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Sargent Shriver's Legacy Of Caring—A Commentary by Robert Post ’77 and Kate Stith

The following commentary was published in the Hartford Courant on January 22, 2011.

Sargent Shriver's Legacy Of Caring
By Robert Post ’77 and Kate Stith

We are now in a moment of political self-reflection. President Barack Obama has called on us "to listen to each other more carefully, to sharpen our instincts for empathy, and remind ourselves of all the ways our hopes and dreams are bound together." Sen. John McCain has reminded us of "the mutual purpose that we and all preceding generations of Americans serve: a better country; stronger, more prosperous and just than the one we inherited."

It is ironic that in this moment of national self-examination, the death of Sargent Shriver last Tuesday has taken from us a man who exemplified the very spirit of constructive engagement with national issues. We would do well to reflect on the lessons we can learn from his astonishingly productive life.

Shriver had his own beliefs, deeply held. Yet he searched ceaselessly for common ground. If the world resented ugly Americans, he would imagine and then found the Peace Corps, making visible and tangible the values that Americans share with persons across the world.

Fierce political battles are inevitable in any vibrant democracy. Yet Shriver had an uncanny knack for wresting cooperation from turbulent conflicts of the1960s and 1970s. A deeply religious man, Shriver approached politics with humility; he sought always to listen respectfully. "Caring produces the cure," he said, "not the reverse."

From Shriver we can learn that it is not enough to identify shared values; they must also be made real and effective. They must be given organizational life. No other American in recent history has established so many lasting and effective organizations, ranging from Head Start to Legal Services for the Poor, from the Special Olympics to VISTA and Job Corps. As Shriver said, "We are not engaged in ideological debates, but in practical demonstration—not abstract discussions—but concrete results."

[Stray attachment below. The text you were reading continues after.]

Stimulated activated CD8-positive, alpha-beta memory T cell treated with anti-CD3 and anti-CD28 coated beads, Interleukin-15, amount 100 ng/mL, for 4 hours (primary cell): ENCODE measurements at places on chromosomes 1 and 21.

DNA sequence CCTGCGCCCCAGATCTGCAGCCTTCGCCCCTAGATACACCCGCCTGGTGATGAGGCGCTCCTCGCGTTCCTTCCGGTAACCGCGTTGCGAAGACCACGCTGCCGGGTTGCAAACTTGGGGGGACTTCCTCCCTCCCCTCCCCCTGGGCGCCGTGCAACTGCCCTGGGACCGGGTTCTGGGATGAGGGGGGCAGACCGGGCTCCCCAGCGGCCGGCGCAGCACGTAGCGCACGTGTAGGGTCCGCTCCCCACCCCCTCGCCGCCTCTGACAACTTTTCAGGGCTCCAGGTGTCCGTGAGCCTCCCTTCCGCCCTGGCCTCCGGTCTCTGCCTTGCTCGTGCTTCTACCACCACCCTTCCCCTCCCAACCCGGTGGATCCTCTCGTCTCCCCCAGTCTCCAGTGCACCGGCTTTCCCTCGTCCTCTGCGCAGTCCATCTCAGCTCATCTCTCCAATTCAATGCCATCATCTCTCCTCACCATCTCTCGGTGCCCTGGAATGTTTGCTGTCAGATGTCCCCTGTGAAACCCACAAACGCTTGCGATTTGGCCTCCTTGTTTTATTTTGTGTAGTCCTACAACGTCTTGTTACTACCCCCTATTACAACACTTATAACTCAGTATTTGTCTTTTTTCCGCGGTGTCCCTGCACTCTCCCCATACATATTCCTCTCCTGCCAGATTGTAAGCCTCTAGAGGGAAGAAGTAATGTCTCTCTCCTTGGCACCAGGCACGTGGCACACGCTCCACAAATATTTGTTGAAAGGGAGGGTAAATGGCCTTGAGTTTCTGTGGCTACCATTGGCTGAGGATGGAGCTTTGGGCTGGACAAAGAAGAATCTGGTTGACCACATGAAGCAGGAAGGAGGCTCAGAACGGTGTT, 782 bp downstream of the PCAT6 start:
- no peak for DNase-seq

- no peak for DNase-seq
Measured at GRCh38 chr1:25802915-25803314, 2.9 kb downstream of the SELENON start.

Addressing a banquet of the Yale Daily News, where he himself had once served, Shriver called the institutions he established "social inventions," and he added that a "social invention is a refusal to bow down before fate. It is an enlargement of what we know in the face of what we hope for."

Shriver was a genius at institutional inventions. His innovations are a great, unparalleled legacy. After all these years they remain practical vehicles for Americans to help each other, without condescension or sentimentality.

Shriver was himself a highly charismatic man, personally inspiring loyalty and dedication. That his organizational innovations have so robustly survived him suggests that he possessed a rarer and more lasting strength: a capacity effectively to institutionalize the values he was able to hear in the hearts of his many countrymen — regardless of their political party, their religion or their social status.

Robert Post is the dean of Yale Law School, and Kate Stith is Lafayette S. Foster Professor of Law and former acting dean of Yale Law School. Sargent Shriver graduated from Yale Law School in 1941.